China keen for upturn as commerce with Iran takes a tumble

China is Iran’s biggest trading partner, purchasing up to a fifth of Iran’s oil exports annually.

As Iranian elections take place on Friday, companies in the world’s second-largest economy, and Beijing, will be hoping for a change of tack from Tehran’s new leader.

The value of trade between the two countries is falling because of sanctions imposed by the UN. Slowing economic growth in China is also hitting demand for oil from Iran. The restrictions programme is led by the United States and Washington insists the embargoes are focused on Iran’s nuclear and missile programmes. The sanctions have imposed asset freezes and travel bans on individuals and firms linked to them, including banks that provide financing.

Because of sanctions, the value of China-Iran trade has fallen from US$45 billion in 2011 to $37bn last year, Asadollah Asgaroladi, the chairman of the Iran-China Chamber of Commerce, was quoted as saying in Caixin magazine.

China still invested $600 million in Iran last year, but levels have been hit by slowing growth.

First-quarter GDP in China grew by 7.7 per cent, a lower than expected figure, which has moderated oil demand. In July, the US president Barack Obama named China’s Bank of Kunlun alongside the Elaf Islamic Bank in Iraq among lenders that “facilitated transactions worth millions of dollars” for Iranian lenders already under sanctions.

In February, the US announced a set of new sanctions on a Chinese businessman and several companies for selling banned merchandise to Iran.

The notice was published on the Federal Register, and was the third time since 2006 that Li Fangwei, also known as Karl Lee, incurred US penalties for supplying material that the US believes is being used to support Iran’s nuclear missile development programme. The notice said Mr Li and a firm called Dalian Sunny Industries “engaged in missile technology proliferation activities that require the imposition of missile sanctions” under the US Arms Control Act and the Export Administration Act.

And a separate sanction notice named Mr Li, Dalian Sunny and three other Chinese firms, including the major Chinese arms producer Poly Technologies, BST Technology and Trade Company and China Precision Machinery Import and Export Corporation, as being sanctioned for violations of the Iran, North Korea, and Syria Nonproliferation Act.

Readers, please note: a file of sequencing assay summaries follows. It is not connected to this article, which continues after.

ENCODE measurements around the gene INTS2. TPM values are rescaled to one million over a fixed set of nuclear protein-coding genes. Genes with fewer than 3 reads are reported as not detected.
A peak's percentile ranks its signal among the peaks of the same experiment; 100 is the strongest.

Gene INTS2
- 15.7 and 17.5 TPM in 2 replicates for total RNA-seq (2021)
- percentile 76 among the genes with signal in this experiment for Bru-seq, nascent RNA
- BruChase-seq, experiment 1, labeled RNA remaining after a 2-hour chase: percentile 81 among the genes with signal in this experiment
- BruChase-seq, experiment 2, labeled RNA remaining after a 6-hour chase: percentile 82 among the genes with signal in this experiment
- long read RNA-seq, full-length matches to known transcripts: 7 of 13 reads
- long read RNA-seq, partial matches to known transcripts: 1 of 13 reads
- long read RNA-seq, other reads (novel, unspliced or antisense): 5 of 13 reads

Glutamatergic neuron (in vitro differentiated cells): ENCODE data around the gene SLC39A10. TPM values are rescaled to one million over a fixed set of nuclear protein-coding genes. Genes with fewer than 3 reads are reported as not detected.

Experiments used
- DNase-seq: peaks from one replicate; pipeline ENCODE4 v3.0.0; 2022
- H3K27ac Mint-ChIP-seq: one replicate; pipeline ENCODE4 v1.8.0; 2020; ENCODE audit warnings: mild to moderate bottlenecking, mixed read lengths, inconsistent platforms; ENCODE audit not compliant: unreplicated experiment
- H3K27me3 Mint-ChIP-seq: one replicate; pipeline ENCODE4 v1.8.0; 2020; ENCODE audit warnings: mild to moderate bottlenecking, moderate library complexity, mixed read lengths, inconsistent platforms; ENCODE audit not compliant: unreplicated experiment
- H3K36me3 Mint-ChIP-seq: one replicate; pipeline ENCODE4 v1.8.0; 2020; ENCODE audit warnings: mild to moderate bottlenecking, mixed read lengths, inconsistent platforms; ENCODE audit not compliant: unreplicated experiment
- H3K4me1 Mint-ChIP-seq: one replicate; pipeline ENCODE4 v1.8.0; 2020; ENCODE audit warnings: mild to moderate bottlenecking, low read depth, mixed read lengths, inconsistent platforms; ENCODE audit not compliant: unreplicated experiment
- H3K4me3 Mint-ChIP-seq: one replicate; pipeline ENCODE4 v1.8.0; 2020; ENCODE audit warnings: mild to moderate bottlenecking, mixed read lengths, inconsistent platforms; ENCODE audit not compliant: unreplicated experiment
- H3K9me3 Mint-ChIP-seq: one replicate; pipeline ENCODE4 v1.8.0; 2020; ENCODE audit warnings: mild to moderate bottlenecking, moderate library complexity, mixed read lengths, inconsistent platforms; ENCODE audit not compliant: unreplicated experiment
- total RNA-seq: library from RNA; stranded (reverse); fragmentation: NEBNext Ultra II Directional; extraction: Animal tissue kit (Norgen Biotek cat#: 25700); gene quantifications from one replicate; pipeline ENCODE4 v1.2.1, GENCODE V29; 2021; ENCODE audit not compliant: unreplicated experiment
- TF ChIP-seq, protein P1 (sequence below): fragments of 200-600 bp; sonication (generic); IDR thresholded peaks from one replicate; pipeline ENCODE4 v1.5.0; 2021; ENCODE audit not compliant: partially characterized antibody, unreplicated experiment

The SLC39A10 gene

“We have never helped any countries or regions develop any banned weapons, nor have we exported or promised to export weapons or technologies to any countries or regions that are under United Nations security council resolutions sanctions,” Poly Technologies said. “We hereby demand the US side to respect the fact and immediately lift the sanctions,” said Poly, which has close links to the Chinese military.

Restricting trade with Iran has put China in an awkward diplomatic position as it traditionally tries to avoid the sanctions route when dealing with its energy providers and allies.

China prioritises energy security above most diplomatic considerations and it is crucial to understand Beijing’s need for Iranian oil when trying to fathom its less than enthusiastic response to US sanctions over Tehran’s nuclear ambitions. Beijing lucrative links with Tehran.

China is a veto-wielding member of the UN security council. For a long time, it vetoed sanctions on its ally North Korea, which is also building nuclear capabilities despite international opposition, although Beijing has taken a tougher line on Pyongyang since North Korea surprised its neighbour with its latest nuclear missile test in February.

In March, China’s deputy permanent representative to the UN, Wang Min, reiterated Beijing’s opposition to the US-led sanctions on Iran.

“China is always firmly against use or threat of use of force. We are not in favour of putting excessive pressure or new sanctions against Iran,” he told a security council meeting.

“China is firmly opposed to the unilateral sanctions took by some countries, which expanded the range of sanctions and damaged the interests and legitimate rights of other countries,” he said.

The key phrase is “interests and legitimate rights of other countries”.

“All parties concerned should strengthen contacts with stronger confidence, show their flexibility and sincerity to promote the dialogue process, to create the conditions for reaching a comprehensive, long-term and proper solution to the Iranian nuclear issue,” Mr Wang said.

By The National


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